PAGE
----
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  • Maggie Mildenberger

Global Ocean Logistics Updates and News - June 18, 2024

Updated: Jul 1

As we have discussed in our June Port Report, there have been some changes to the international ocean logistics trends we have been tracking this year. As we look ahead to peak shipping season, here are a few notes to keep in mind.


Ocean Transit Reliability


Globally, while still better than the record-lows of 2021 and 2022, we are seeing a decrease in ocean schedule reliability, and an overall increase in delays for product departing from Asian manufacturers. This is influenced by a number of factors, including but not limited to:

  • Port congestion resulting in decreased availability of vessels and containers, especially in Singapore & Dubai/UAE ports which are seeing congestion worse than levels seen during the COVID-19 pandemic.

  • Worldwide container shortages due to vessels being on the water longer, out of their usual lane, skipping ports entirely, blanking departures, or otherwise delaying departure until they are completely full.

  • Empty containers are now “stranded” at atypical ports, far from where they are needed most.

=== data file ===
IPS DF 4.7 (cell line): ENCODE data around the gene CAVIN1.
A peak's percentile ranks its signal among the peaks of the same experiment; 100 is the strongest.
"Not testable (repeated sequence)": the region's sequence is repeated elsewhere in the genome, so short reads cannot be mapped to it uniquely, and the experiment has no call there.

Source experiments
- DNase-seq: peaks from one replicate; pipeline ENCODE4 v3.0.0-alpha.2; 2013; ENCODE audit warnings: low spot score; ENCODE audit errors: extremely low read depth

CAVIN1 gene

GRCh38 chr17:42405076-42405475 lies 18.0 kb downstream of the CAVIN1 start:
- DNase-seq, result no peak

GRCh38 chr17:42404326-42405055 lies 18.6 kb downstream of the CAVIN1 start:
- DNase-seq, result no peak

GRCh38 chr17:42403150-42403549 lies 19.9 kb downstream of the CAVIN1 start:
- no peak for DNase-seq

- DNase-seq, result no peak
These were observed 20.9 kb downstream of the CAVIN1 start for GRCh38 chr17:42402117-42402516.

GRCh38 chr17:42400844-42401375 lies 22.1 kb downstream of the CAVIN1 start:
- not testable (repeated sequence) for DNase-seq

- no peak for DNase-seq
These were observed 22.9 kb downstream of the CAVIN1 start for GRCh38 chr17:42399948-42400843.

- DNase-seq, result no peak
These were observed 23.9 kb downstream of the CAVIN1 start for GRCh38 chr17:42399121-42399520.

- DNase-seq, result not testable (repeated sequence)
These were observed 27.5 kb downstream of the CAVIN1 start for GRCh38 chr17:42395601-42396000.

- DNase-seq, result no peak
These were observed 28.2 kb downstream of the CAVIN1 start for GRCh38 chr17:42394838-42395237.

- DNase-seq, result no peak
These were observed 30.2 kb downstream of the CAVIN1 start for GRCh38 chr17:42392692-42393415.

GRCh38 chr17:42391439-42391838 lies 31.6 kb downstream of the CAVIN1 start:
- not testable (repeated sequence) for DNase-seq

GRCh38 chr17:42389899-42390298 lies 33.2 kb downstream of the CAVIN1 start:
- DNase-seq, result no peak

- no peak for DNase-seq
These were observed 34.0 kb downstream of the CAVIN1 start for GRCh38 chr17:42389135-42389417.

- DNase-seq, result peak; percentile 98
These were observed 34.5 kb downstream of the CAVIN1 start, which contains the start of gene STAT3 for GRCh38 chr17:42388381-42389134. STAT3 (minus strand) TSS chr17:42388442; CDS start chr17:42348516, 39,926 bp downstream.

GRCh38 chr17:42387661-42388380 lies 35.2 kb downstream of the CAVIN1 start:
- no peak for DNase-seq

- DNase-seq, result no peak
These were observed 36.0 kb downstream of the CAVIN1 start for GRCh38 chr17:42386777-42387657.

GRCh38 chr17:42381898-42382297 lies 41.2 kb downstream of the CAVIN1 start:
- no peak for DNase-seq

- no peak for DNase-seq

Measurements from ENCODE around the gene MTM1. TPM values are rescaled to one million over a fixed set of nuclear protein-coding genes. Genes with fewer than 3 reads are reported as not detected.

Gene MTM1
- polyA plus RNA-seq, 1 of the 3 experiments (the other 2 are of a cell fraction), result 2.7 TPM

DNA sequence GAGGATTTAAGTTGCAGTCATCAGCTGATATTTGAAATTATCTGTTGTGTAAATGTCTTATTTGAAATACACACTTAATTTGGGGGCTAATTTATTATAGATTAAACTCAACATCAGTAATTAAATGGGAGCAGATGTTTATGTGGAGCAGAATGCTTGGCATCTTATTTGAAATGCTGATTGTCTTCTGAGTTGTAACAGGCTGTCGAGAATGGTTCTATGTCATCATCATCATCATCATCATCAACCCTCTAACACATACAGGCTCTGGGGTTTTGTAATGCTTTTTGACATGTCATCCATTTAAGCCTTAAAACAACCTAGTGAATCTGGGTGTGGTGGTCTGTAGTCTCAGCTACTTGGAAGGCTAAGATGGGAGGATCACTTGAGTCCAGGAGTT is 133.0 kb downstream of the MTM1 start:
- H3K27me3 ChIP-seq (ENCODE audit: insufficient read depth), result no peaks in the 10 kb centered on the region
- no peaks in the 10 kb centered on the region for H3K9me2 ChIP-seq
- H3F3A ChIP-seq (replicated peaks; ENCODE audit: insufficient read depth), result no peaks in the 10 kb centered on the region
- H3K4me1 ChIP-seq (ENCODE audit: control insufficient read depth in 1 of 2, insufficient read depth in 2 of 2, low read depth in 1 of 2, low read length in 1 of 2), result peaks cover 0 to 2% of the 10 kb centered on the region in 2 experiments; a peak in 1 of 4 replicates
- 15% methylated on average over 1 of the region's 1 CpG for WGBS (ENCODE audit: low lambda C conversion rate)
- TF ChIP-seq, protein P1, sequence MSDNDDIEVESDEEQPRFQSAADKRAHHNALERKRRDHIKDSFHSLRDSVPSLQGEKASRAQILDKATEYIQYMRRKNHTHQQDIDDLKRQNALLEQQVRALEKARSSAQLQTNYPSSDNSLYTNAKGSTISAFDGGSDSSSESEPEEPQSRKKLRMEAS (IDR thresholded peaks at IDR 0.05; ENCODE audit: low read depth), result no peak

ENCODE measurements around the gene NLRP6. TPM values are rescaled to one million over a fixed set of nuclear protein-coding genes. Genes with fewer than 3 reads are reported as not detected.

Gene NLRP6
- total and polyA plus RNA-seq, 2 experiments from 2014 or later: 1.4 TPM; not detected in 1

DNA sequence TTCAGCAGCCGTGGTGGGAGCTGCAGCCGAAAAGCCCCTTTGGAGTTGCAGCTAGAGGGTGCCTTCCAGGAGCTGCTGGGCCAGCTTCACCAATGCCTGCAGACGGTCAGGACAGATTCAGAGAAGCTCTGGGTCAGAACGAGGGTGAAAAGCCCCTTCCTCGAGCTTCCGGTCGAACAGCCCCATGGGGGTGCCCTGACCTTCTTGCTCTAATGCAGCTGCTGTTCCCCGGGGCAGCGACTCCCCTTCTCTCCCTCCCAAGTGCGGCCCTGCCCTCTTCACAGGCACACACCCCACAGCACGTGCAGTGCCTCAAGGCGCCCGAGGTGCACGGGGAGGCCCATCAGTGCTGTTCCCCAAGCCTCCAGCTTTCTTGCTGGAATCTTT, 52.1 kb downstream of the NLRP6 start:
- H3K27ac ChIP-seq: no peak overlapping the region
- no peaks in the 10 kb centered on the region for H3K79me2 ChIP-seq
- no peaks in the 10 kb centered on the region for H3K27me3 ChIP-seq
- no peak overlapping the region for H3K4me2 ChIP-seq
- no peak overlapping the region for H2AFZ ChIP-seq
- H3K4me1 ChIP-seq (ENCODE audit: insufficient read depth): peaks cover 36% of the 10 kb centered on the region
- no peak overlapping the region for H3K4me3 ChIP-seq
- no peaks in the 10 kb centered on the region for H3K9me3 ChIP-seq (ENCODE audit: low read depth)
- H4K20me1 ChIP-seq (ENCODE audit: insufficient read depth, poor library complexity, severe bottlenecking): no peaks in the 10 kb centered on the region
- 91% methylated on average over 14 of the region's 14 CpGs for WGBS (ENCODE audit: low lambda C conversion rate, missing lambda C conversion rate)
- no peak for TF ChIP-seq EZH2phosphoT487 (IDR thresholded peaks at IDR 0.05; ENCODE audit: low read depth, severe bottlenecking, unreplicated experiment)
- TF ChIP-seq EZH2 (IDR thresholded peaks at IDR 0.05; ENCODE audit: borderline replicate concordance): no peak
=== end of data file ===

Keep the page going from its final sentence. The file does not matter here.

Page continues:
• Increased demand prior to the typical “peak” season --- a surprise to many carriers who are already balancing the above factors and more.

  • Per a report released by DHL – many new containers are fully booked until August

  • Un-anticipated delays due to the Panama Canal, or avoidance of the Suez Canal.

 

Ocean Container Costs on the Rise


According to data provided by Freight OS, global container costs are now at a yearly high, a stark contrast to the reduced rates we had seen in late March and early April.

The average container price from Asia to the US East Coast is now around $7,500, while rates from Asia to the US West Coast are now around $6,000.


Comparatively, the spike in average container prices from Asia to Europe is even more dramatic, as current rates of around $6,500 has more than doubled the global low rates we saw in the spring, with many experts expecting continued increases.


A few of the factors influencing the global ocean rate increase:

  • Avoidance of the Suez Canal via the Cape of Good Hope

    • The route through the Cape of Good Hope not only adds transit time, but also is more likely to encounter rougher waters & bad weather leading to further increased lead time.

  • Delays at the Panama Canal due to the drought and reduced traffic allowance

  • Imports are increasing year over year even outside of the typical “peak” season which leads to more vessel traffic globally.

  • As discussed above, global schedule reliability is decreasing, resulting in cascading delays.


Increased demand, decreased container and vessel supply, and unreliable vessel schedules, combined with container traffic disruptions stemming from the critical Panama and Suez Canal lanes, have led to global elevated container rates regardless of destination port. However, it’s important to note that this yearly high is still lower than the sky-high rates that we saw during the COVID-19 pandemic.

 

Rain in the Panama Canal